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Thursday
Oct202011

Author: Black Women Should Look for Husbands Outside Their Race

iStockphoto/Thinkstock(NEW YORK) -- When it comes to black women and marriage, there are some dire statistics: studies have shown, as many as 70 percent of them are unmarried.

But a new book adds fresh ideas and a new tone to the conversation, suggesting black women need to start looking for suitable mates -- outside their race.

"Many women would do well to expand their options in the same way people of other races have, and look beyond black men in their search for a partner," Stanford law professor Ralph Richard Banks told ABC's Nightline.  "Black women are the most segregated group in our society when it comes to relationships."

For his book, Is Marriage for White People?, Banks conducted roughly 100 interviews with African-Americans about their marriage and dating ideals and experiences.  His explanation as to why marriage rates are so low among black Americans is that there is a shortage of eligible black men.

"There's a social catastrophe going on in terms of black men," he said.  "Imprisonment numbers, unemployment numbers, under-performance academically, these are crisis not just for African-Americans, but for the nation."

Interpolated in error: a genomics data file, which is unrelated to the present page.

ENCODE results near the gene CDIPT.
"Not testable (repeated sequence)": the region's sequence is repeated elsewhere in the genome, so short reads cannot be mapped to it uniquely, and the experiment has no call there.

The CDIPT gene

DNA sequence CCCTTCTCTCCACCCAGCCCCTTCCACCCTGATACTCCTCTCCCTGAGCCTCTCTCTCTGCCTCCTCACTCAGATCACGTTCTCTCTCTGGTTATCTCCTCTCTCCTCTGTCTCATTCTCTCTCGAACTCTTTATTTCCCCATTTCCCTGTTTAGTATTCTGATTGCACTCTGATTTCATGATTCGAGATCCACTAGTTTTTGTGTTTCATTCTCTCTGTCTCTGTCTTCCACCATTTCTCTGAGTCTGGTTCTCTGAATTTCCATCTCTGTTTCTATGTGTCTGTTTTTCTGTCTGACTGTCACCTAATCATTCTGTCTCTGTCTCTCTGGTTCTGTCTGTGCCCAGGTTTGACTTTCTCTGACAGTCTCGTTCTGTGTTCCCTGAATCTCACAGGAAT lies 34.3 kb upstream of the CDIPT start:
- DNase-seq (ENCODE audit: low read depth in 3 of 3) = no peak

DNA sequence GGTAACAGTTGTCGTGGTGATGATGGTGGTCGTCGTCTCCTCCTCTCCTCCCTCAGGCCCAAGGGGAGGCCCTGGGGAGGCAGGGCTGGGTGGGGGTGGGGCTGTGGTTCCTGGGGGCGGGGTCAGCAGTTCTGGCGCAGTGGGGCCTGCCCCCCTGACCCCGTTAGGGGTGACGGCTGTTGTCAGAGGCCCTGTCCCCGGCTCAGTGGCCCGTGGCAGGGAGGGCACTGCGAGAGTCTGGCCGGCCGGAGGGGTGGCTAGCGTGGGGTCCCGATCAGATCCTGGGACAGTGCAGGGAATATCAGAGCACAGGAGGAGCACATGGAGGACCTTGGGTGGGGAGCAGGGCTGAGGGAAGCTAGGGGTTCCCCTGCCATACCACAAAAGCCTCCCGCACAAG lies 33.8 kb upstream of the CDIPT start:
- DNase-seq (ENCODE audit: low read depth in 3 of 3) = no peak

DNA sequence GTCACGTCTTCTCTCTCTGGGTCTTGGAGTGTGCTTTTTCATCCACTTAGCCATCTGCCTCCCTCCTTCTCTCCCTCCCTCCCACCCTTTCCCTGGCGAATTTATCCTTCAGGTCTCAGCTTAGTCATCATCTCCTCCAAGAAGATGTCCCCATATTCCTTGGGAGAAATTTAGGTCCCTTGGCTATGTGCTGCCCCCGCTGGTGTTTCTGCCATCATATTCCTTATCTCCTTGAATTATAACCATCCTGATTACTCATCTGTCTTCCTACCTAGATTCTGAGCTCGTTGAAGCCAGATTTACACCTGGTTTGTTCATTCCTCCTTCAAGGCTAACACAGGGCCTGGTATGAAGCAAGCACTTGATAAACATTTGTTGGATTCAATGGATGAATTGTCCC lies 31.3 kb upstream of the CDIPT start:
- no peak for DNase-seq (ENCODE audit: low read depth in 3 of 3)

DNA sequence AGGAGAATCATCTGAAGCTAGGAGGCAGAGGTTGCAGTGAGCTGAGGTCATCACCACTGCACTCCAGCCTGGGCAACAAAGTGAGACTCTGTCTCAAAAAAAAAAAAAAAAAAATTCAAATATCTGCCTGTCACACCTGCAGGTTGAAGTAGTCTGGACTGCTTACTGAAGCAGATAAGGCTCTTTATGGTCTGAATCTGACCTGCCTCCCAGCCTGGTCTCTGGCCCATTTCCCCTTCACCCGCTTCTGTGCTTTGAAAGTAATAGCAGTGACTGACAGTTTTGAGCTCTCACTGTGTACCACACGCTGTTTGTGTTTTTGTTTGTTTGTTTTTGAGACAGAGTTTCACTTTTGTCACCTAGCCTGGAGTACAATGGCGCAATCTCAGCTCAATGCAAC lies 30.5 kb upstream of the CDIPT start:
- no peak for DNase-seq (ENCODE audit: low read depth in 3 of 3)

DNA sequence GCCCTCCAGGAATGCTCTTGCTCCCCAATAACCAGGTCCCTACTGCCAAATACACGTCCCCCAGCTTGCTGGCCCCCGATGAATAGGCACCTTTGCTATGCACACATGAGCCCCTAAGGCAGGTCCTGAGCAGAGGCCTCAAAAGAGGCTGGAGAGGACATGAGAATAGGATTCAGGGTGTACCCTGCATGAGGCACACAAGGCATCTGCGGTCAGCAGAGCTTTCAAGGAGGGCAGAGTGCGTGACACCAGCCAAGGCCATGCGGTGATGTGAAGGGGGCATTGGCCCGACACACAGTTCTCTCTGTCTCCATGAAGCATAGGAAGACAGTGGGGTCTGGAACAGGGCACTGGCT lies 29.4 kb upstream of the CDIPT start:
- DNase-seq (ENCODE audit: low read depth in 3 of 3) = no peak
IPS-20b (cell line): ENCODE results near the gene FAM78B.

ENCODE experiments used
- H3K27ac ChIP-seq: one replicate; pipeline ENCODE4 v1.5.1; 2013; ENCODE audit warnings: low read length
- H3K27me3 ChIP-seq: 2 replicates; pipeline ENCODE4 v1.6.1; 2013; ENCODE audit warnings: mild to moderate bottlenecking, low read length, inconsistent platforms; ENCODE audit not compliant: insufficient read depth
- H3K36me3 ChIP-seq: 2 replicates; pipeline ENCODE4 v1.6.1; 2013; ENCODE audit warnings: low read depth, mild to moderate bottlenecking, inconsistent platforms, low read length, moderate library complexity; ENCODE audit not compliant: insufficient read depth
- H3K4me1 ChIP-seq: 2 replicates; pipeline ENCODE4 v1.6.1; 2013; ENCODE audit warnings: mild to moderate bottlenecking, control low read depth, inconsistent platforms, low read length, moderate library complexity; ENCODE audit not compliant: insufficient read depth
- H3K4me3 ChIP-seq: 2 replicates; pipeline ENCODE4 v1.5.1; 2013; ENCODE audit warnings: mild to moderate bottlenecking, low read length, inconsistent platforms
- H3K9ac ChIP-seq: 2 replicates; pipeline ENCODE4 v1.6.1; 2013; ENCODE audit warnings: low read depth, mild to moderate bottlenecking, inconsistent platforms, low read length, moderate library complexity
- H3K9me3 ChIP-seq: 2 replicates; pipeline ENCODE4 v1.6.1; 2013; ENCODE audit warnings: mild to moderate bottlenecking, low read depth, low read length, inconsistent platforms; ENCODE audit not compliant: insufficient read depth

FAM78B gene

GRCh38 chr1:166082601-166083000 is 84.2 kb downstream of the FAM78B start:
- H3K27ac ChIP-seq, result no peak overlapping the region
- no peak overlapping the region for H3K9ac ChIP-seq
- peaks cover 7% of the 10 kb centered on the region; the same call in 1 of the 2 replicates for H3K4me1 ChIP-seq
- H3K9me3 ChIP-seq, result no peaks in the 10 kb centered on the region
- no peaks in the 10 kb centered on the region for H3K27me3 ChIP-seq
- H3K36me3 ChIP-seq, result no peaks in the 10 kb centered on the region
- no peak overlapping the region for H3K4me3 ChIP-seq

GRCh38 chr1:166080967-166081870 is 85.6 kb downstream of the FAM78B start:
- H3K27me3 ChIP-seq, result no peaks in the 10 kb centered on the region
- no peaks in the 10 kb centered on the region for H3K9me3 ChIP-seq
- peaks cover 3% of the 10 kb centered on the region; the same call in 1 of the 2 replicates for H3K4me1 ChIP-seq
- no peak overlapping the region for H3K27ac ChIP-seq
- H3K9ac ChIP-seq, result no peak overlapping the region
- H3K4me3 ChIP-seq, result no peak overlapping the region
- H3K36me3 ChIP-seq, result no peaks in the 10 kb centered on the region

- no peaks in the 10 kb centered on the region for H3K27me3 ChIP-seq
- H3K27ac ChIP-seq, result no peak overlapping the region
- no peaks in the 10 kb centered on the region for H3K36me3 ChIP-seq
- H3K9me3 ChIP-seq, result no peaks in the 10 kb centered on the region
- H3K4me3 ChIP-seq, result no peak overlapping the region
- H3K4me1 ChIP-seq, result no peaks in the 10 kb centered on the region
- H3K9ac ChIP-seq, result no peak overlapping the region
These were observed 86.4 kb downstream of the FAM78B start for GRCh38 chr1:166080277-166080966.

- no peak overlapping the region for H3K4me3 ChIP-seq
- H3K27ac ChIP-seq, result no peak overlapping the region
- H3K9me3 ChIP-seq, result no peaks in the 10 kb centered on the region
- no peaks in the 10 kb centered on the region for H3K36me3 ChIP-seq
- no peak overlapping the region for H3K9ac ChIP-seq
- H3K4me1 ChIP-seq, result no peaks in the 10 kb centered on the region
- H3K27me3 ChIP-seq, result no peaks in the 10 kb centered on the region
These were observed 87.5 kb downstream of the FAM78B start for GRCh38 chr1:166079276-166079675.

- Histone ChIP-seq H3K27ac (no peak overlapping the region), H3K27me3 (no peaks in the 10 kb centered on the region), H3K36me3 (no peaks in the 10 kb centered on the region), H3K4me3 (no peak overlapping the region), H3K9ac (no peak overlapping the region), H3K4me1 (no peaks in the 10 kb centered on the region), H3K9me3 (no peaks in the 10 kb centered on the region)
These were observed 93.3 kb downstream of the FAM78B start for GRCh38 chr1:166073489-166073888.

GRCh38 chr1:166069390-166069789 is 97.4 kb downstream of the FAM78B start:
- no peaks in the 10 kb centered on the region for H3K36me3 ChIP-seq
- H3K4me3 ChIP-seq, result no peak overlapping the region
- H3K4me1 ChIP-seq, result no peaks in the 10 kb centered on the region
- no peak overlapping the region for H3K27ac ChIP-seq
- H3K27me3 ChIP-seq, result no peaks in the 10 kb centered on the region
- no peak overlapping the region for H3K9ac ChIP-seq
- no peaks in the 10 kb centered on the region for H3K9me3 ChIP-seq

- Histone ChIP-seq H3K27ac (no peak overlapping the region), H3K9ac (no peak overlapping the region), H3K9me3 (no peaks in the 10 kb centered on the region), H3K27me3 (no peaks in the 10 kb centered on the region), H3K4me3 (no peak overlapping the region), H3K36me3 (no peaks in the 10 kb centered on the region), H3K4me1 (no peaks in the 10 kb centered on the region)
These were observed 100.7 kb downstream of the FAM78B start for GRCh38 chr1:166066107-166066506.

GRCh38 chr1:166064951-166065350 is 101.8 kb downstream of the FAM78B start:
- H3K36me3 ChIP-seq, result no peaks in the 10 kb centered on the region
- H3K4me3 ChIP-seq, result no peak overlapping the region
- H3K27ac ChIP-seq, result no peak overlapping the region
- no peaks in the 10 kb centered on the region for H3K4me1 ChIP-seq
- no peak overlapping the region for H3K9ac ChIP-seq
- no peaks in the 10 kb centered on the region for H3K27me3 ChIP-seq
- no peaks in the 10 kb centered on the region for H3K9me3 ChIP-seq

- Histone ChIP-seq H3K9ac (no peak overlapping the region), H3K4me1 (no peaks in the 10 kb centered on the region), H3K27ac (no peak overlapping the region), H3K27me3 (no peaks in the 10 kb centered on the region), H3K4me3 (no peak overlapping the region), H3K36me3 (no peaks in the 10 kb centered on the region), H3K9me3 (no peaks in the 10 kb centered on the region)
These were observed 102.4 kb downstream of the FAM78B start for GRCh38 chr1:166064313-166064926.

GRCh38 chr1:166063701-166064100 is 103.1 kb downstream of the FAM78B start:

Only about 9 percent of black women are married to men of a different race -- compare that to 41 percent of Hispanic women, 48 percent of Asian women and 58 percent of Native American women in the United States.  However only 8 percent of white women marry outside their race.  To Banks, it seems like it is time for a change.

"Interracial marriages have actually been rising for everyone," Banks said.  "Black women have fought the good fight.  They have engaged in what one friend described as a 'noble effort,' trying to lift black men.  That's praiseworthy, but at the same time we should recognize that, that strategy hasn't really worked."

Critics of Banks' book say that he is just a profiteer who is benefiting financially from black females' anxieties at the expense of black male egos.

"I have been called a racial pimp," Banks said. "I think the view is wrong."

After earning his bachelor's degree from Stanford and his law degree from Harvard, Banks then married a black woman.  His contention now is that black women would be better served if -- in his words -- they don't marry down, but marry out.

Copyright 2011 ABC News Radio







ABC News Radio